Spot the DataRace

Looks like I need to take some more of my own medicine!  Here’s code I worked on over a year ago, and it took a year for the data race to finally come home to roost.  The following API is fundamentally flawed; no implementation of it can dodge the data race.  Here’s the deal: I’ve got a field which from time-to-time is reset to NULL, generally as part of some overall timeout-based cache-flushing policy.  It’s also in a time-critical function so I’m using lock-free accessing code with lots of comments on proper usage, Big Flashy Warnings, etc.  (The code to set the field uses locks, and isn’t shown here)

<span style="color: rgb(153, 51, 0);">&nbsp; &nbsp; private volatile Code _code; // Can be reset to NULL by cache-flushing thread at any time</span>

And the gratis accessor function:

<span style="color: rgb(153, 51, 0);">&nbsp; &nbsp; public Code code() { return _code; }</span>

And a some convenience functions to test various conditions.  Here’s one:

<span style="color: rgb(153, 51, 0);">&nbsp; &nbsp; public boolean is_c2_code() { return code() != null &amp;&amp; code().is_c2_method(); }</span>

And some code using this API:

<span style="color: rgb(153, 51, 0);">&nbsp; &nbsp; int nx = next_m.is_c2_code() ? ...next_m.code()... : ...blah...;</span>

Ok, everybody can spot the implementation race-condition – especially after the fact!  It’s easy in isolation although somewhat harder in a 0.5MLOC program.  The issue is in the implementation of “is_c2_code()” – I’ve called “code()” twice.  And very very rarely it changes between the loads of the underlying _code field flipping from not-null for the “code() != null” test and then to null for the “code().is_c2_method()” call.  Boom, instant NullPointerException.  Grumble, mumble, I go back and fix “is_c2_code()” to only read _code once:

<span style="color: rgb(153, 51, 0);">&nbsp; &nbsp; public boolean is_c2_code() { Code code = code(); // read _code ONCE<br>&nbsp; &nbsp;&nbsp; &nbsp;&nbsp; &nbsp;&nbsp; &nbsp;&nbsp; &nbsp;&nbsp; &nbsp;&nbsp; &nbsp;&nbsp; &nbsp;&nbsp; &nbsp;&nbsp; &nbsp;&nbsp; &nbsp; return code != null &amp;&amp; code.is_c2_method(); }</span>

Crank up my test case, wait a few hours and … Lo!  The bug is NOT fixed!  Sure enough, under the right combination of pressure and temperature I blow up at the “…next_m.code()…” bit with another NPE.  And then the flaw with the API hits me:  if I call the “is_c2_code()” test, it tests one version of _code – and then when I call “code()” again in “…next_m.code()…” I get another load of _code which might hold a completely different value!  In fact, I need to do an entire conceptual operation from a single load of _code.  I can’t use any convenience functions unless they take the already-loaded _code field as an argument.  And with that epiphany I finally got it right (well, I hope anyways):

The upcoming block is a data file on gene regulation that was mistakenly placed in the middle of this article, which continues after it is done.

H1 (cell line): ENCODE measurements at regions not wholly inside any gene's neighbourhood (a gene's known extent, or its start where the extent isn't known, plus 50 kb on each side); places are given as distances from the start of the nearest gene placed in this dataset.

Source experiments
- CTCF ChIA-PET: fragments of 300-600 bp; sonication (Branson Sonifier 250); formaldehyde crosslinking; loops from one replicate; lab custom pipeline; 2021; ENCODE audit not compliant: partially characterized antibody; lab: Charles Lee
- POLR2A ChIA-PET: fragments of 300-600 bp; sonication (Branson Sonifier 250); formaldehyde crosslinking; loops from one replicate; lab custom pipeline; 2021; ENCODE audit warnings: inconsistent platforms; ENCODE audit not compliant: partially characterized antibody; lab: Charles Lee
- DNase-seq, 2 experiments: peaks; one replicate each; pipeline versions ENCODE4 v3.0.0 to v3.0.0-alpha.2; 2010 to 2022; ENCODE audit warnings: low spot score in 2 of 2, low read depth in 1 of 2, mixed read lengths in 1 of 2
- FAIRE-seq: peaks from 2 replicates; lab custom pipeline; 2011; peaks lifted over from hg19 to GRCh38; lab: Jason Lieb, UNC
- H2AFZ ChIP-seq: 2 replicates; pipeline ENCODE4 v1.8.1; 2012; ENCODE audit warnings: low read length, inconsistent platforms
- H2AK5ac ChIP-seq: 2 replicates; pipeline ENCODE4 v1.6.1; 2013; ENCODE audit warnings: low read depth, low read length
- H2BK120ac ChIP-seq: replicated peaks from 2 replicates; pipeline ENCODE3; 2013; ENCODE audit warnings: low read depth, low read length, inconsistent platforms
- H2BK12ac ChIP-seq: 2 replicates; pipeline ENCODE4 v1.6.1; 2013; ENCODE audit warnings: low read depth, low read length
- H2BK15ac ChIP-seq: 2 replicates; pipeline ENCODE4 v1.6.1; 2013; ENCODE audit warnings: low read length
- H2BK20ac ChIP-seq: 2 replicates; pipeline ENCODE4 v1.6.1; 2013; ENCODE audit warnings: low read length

<span style="color: rgb(153, 51, 0);">&nbsp; &nbsp; private volatile Code _code; // Can be reset to NULL by cache-flushing thread at any time<br>&nbsp; &nbsp; public Code code() { return _code; }<br>&nbsp; &nbsp; // Convenience function: takes a pre-loaded Code value<br>&nbsp; &nbsp; static boolean is_c2_code( Code code ) { return code != null &amp;&amp; code.is_c2_method(); }</span>

And some code using this new API:

<span style="color: rgb(153, 51, 0);">&nbsp; &nbsp; Code code = next_m.code(); // Read it ONCE for the whole operation<br>&nbsp; &nbsp; int nx = Code.is_c2_code(code) ? ...code... : ...blah...;</span>

And that’s my data-race lesson of the week: API’s can have data races as well as plain old code.

And now my question for you, the gentle reader: how do I enforce this over time?  In the actual code base there are about a dozen convenience functions, all now carefully labeled.  All the use-points now do a single clearly labeled read, then pass the loaded value around in all the convenience functions.  But in 6 months, when Junior Engineer comes along and looks at this class and says “I need a new function that tests _code and returns a blah”…. he likely makes another data-race API mistake.  Is there something better I can do than just comment, comment, comment?

 

Thanks,
Cliff

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